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Swatting suspects charged with subverting Ring doorbell cams and calling cops

Heavily armed US police turning up on the doorstep is no laughing matter

Two men have been charged with an alleged week-long US swatting spree in which they used stolen Yahoo email credentials to break into Ring door cameras, livestream the events on social media, and then taunt responding police officers.

One of the two men, Kya Christian Nelson, aka "ChumLul," 21, of Racine, Wisconsin, is already behind bars for an unrelated case. But James Thomas Andrew McCarty, or. "Aspertaine," 20, of Charlotte, North Carolina, was arrested last week.

According to the grand jury indictment returned Friday afternoon, Nelson and McCarty allegedly gained access to home security door cameras sold by Ring for a week in November 2020. To do this, they first illicitly acquired usernames and passwords belonging to US Yahoo email users. The men then determined whether the account owners also had Ring systems linked to internet-controlled doorbell cameras. 

If the victim did have a Ring account, the duo then allegedly made fake emergency calls to local police to get them to come to the victim's home (aka swatting), and they also streamed the audio and video of the law enforcement officers' response at the residences via the compromised security cameras.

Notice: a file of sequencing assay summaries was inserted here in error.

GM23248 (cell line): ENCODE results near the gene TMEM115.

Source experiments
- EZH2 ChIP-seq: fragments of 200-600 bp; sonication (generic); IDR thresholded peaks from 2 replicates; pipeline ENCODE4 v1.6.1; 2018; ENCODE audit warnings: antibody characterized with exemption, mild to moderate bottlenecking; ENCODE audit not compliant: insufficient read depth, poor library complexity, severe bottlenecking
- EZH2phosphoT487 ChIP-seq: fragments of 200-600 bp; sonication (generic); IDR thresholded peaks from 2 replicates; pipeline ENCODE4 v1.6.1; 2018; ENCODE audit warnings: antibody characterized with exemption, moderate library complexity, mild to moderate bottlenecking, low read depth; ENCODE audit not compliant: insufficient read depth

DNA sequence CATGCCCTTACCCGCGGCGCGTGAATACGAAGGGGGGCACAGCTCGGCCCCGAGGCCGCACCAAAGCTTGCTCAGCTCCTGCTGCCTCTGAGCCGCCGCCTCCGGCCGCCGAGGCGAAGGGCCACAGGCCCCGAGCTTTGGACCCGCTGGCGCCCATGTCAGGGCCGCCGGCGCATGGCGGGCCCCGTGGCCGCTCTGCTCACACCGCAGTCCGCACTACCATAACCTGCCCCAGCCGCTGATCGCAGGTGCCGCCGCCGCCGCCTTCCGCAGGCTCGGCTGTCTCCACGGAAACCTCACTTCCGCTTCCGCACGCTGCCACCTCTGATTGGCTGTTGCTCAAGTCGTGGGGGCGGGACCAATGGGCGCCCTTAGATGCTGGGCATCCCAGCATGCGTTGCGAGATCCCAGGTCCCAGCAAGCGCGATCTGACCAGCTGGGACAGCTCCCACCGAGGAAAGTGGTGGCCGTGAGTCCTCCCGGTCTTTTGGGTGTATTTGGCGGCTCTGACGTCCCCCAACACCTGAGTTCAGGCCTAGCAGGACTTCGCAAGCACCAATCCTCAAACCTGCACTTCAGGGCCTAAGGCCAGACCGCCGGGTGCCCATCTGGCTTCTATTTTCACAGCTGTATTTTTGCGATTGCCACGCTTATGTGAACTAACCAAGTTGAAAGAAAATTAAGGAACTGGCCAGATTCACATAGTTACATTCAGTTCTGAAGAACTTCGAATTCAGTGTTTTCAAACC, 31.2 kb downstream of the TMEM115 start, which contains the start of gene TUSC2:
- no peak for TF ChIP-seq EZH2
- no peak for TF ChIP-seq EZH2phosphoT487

"Nelson and McCarthy would verbally taunt responding police officers and victims through the Ring devices during the police response," according to the indictment [PDF].

In one account detailed in the court documents, Nelson placed a hoax 911 call, while posing as a kid reporting a stabbing involving her parents. In another, he allegedly told police he was being held hostage at gunpoint at the victim's home. And in yet another, the alleged dirtbag said he was a child and that his father had shot his mother.

Both men have been charged with one count of conspiracy to intentionally access computers without authorization. Nelson also was charged with two counts of intentionally accessing without authorization a computer and two counts of aggravated identity theft.

If convicted, they each face a maximum of five years in federal prison for the conspiracy charges, while Nelson faces an additional seven years for the other counts related to the swatting spree.

In total, the indictment details 47 such accounts in Flat Rock, Michigan; Redding, California; Billings, Montana; Decatur, Georgia; Chesapeake, Virginia; Rosenberg, Texas; Oxnard, California; Darien, Illinois; Huntsville, Alabama; North Port, Florida; and Katy, Texas.

This series of swatting incidents prompted the FBI in late 2020 to issue a warning to users of smart home devices with cameras, urging them to use complex, unique passwords and enable two-factor authentication.

The FBI continues to investigate this matter, according to the US Department of Justice. ®

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